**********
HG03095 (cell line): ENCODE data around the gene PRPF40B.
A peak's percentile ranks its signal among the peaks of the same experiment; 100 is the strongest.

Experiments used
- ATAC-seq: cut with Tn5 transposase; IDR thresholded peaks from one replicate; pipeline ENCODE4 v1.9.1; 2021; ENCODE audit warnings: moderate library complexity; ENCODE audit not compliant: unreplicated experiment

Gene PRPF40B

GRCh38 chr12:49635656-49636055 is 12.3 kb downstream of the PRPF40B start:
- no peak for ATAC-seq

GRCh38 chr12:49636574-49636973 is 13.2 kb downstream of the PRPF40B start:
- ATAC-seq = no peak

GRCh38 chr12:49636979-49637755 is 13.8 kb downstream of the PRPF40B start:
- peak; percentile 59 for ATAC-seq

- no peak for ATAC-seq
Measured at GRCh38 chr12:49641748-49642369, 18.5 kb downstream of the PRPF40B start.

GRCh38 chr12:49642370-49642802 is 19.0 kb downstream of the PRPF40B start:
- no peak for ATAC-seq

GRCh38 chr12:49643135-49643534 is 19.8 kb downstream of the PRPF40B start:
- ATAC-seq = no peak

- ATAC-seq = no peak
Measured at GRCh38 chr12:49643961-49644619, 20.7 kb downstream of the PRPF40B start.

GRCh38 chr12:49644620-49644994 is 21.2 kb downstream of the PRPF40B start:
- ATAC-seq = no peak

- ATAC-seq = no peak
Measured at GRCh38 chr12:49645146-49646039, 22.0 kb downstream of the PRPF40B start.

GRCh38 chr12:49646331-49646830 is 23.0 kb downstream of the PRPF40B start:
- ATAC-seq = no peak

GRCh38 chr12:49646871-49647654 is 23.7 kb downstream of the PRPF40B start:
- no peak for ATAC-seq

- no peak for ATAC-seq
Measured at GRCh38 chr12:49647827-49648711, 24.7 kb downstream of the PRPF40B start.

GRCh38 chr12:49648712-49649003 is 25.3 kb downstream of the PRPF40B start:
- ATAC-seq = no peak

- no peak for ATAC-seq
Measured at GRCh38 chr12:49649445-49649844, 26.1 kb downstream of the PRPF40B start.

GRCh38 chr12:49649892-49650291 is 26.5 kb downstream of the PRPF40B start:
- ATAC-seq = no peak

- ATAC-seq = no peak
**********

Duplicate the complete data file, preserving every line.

HG03095 (cell line): ENCODE data around the gene PRPF40B.
A peak's percentile ranks its signal among the peaks of the same experiment; 100 is the strongest.

Experiments used
- ATAC-seq: cut with Tn5 transposase; IDR thresholded peaks from one replicate; pipeline ENCODE4 v1.9.1; 2021; ENCODE audit warnings: moderate library complexity; ENCODE audit not compliant: unreplicated experiment

Gene PRPF40B

GRCh38 chr12:49635656-49636055 is 12.3 kb downstream of the PRPF40B start:
- no peak for ATAC-seq

GRCh38 chr12:49636574-49636973 is 13.2 kb downstream of the PRPF40B start:
- ATAC-seq = no peak

GRCh38 chr12:49636979-49637755 is 13.8 kb downstream of the PRPF40B start:
- peak; percentile 59 for ATAC-seq

- no peak for ATAC-seq
Measured at GRCh38 chr12:49641748-49642369, 18.5 kb downstream of the PRPF40B start.

GRCh38 chr12:49642370-49642802 is 19.0 kb downstream of the PRPF40B start:
- no peak for ATAC-seq

GRCh38 chr12:49643135-49643534 is 19.8 kb downstream of the PRPF40B start:
- ATAC-seq = no peak

- ATAC-seq = no peak
Measured at GRCh38 chr12:49643961-49644619, 20.7 kb downstream of the PRPF40B start.

GRCh38 chr12:49644620-49644994 is 21.2 kb downstream of the PRPF40B start:
- ATAC-seq = no peak

- ATAC-seq = no peak
Measured at GRCh38 chr12:49645146-49646039, 22.0 kb downstream of the PRPF40B start.

GRCh38 chr12:49646331-49646830 is 23.0 kb downstream of the PRPF40B start:
- ATAC-seq = no peak

GRCh38 chr12:49646871-49647654 is 23.7 kb downstream of the PRPF40B start:
- no peak for ATAC-seq

- no peak for ATAC-seq
Measured at GRCh38 chr12:49647827-49648711, 24.7 kb downstream of the PRPF40B start.

GRCh38 chr12:49648712-49649003 is 25.3 kb downstream of the PRPF40B start:
- ATAC-seq = no peak

- no peak for ATAC-seq
Measured at GRCh38 chr12:49649445-49649844, 26.1 kb downstream of the PRPF40B start.

GRCh38 chr12:49649892-49650291 is 26.5 kb downstream of the PRPF40B start:
- ATAC-seq = no peak

- ATAC-seq = no peak